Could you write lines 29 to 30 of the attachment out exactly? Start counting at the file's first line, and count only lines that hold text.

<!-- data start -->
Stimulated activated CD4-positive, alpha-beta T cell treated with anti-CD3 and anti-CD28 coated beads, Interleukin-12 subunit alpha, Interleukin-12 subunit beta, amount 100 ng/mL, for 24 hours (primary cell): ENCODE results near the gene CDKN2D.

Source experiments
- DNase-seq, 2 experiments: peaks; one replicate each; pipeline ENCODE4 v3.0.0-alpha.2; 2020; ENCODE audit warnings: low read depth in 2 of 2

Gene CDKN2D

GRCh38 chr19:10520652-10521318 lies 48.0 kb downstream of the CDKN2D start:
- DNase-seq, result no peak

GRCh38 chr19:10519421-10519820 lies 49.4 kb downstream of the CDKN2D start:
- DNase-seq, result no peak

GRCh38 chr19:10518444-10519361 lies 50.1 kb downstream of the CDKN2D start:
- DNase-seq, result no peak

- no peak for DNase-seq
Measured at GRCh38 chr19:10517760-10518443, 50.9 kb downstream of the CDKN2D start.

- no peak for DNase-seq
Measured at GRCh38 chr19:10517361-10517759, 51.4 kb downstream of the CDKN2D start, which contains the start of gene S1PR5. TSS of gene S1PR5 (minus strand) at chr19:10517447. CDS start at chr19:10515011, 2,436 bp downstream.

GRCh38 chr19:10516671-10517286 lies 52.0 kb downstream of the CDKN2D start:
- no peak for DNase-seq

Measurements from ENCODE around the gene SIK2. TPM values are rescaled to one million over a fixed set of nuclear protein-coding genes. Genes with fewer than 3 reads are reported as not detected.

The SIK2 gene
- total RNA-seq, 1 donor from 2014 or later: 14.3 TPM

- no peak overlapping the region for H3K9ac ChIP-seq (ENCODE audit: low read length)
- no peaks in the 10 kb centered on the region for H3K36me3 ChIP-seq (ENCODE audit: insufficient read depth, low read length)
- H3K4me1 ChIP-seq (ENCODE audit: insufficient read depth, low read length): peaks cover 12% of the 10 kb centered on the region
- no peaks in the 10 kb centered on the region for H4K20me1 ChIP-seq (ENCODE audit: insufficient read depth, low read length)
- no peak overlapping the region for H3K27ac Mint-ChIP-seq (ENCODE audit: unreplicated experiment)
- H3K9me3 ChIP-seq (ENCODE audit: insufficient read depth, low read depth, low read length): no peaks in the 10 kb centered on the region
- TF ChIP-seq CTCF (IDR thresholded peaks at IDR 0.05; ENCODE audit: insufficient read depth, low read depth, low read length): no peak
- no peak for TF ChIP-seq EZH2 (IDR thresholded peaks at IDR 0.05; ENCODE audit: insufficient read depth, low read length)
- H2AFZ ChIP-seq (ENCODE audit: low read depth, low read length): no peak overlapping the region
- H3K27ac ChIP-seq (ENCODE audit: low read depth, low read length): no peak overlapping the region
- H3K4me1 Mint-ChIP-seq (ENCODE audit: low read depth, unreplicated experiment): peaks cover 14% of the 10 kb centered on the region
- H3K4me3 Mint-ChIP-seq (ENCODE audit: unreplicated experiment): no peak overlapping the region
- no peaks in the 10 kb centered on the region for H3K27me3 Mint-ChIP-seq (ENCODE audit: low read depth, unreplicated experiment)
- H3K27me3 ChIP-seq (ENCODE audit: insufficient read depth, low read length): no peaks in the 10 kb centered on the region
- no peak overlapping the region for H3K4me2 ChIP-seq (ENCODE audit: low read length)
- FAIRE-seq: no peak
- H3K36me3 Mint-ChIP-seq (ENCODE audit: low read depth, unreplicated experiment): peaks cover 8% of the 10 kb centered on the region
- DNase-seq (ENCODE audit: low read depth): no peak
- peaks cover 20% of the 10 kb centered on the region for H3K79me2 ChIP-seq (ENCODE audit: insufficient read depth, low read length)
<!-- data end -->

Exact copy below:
- H3K27ac ChIP-seq (ENCODE audit: low read depth, low read length): no peak overlapping the region
- H3K4me1 Mint-ChIP-seq (ENCODE audit: low read depth, unreplicated experiment): peaks cover 14% of the 10 kb centered on the region